Best free illustration software

The powerful drawing program Autodesk SketchBook is now completely free. Should you rush to install it, or are there better tools for creating digital art on your PC? Jane Hoskyn finds out

Autodesk SketchBook Review | | 5/5


What we liked:

SketchBook perfectly balances ease-of-use with sophistication: the newly free program is welcoming for beginners (launch it, click it, doodle) while offering enough tools, power and precision to satisfy professionals. And it includes creative extras (GIF animation; image adjustment) without cramming in so many that everything slows down.

The program launches fast on a clean, inviting drawing space that hasn’t fallen victim to the current dark-theme trend. Unobtrusive toolbars contain all the essentials: customisable preset brushes (and pens, erasers and spray cans, plus custom sets such as oil painting and Manga), a colour-picker with dropper, layers with blending modes, transform tools, gradients, text, textures and more.

But not too much more. SketchBook is not a photo editor. Multiple image formats are supported, including layered Photoshop PSP, but SketchBook is much faster and less cluttered than Photoshop. For maximum space, you can switch the colour and brush toolbars for two clickable ‘pucks’, or ditch those too and access all the tools from a ‘lagoon’ wheel in the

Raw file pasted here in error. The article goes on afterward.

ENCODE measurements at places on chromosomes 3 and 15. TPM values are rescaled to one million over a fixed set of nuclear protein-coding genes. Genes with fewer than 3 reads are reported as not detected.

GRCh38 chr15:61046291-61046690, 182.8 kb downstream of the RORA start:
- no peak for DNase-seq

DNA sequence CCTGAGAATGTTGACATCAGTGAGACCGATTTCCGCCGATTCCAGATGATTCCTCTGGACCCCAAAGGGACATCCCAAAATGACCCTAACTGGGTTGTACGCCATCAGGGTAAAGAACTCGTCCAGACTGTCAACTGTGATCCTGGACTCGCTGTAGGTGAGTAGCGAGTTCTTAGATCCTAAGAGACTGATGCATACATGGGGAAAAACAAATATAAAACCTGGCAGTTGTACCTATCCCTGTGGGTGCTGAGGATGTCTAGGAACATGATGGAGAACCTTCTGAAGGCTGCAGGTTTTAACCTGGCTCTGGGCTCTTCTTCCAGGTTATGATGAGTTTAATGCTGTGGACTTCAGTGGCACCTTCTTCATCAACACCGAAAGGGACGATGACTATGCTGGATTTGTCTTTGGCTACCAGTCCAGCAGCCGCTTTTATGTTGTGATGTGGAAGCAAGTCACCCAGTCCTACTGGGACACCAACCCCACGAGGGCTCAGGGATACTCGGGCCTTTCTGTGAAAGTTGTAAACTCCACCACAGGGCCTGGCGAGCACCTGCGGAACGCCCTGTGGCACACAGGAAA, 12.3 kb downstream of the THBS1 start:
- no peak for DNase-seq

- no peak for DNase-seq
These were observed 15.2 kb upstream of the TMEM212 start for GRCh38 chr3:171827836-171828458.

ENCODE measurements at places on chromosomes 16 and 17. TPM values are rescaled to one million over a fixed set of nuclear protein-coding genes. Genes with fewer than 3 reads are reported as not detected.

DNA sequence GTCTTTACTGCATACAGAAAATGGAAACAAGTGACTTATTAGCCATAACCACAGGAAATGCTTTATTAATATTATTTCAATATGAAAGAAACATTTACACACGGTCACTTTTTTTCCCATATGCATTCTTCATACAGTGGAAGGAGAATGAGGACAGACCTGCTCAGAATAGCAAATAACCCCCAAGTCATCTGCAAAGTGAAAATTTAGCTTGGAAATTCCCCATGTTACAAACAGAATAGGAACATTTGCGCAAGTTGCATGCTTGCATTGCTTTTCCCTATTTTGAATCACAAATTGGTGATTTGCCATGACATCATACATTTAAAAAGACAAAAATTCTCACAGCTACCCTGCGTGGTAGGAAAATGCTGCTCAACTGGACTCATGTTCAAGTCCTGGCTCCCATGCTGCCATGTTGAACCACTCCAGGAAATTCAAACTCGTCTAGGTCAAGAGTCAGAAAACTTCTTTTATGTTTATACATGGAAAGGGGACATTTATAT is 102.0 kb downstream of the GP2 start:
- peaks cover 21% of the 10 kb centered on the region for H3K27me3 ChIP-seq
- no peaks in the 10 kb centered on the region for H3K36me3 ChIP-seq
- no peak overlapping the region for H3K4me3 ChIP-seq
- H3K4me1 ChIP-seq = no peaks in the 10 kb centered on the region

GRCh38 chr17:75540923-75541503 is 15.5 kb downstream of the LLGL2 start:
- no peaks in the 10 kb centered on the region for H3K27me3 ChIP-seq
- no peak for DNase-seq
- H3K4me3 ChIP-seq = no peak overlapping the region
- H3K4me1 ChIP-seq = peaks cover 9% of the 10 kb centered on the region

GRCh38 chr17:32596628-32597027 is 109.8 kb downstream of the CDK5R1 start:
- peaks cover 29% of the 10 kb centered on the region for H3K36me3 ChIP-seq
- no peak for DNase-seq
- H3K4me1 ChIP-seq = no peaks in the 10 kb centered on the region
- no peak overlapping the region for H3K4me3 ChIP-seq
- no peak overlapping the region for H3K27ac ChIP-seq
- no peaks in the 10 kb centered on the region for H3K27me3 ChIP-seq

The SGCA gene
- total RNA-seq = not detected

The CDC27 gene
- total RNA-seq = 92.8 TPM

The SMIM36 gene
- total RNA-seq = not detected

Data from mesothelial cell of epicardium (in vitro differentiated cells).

Autodesk SketchBook Review

corner of the screen.

Drawing with your mouse is never fun, so all our featured programs let you connect a graphics tablet (such as a Wacom device) to “draw” with a stylus or finger. But unlike our Silver and Bronze choices, SketchBook also has a mobile app (, so you can draw and paint on your iPad or Android tablet (and phone, presumably using a toothpick), then sync your work between your devices.

How it can be improved:

You’re forced to create an account to use SketchBook (you can opt out for the first seven days) and the setup process sucks you into Autodesk’s confusing online ecosystem – we found its YouTube channel ( much more helpful. But even that couldn’t find the two missing features: a ‘move’ tool for easy repositioning; and a speed adjuster in the Flipboard animator. These were small but noticeable omissions.


Autodesk SketchBook is hard to fault. Even the annoying sign-up process gives you freedom to use any device, then sync your work – all for free. Fast, easy and powerful – you’ll be on it for hours.

Krita Review | | 4/5


What we liked:

Krita was created 20 years ago by artists who wanted powerful  illustration software  without a crippling price tag. Its rich open-source history is evident from Krita’s website, which is packed with tutorials, message boards and a gallery of inspirational artwork created by its users.

What Krita’s interface lacks in click-and-draw simplicity, it makes up for with a wealth of at-a-glance tools – as many of them in view as possible.

It’s like a full but well-organised artist’s bench, which is ideal if you have a large monitor and want to use lots of brushes and options without hunting through menus to find them. For example, you can see dozens of brush presets at once, including paintable textures, effects and pixel art, then right-click to customise each one. All the palettes can be configured to suit you.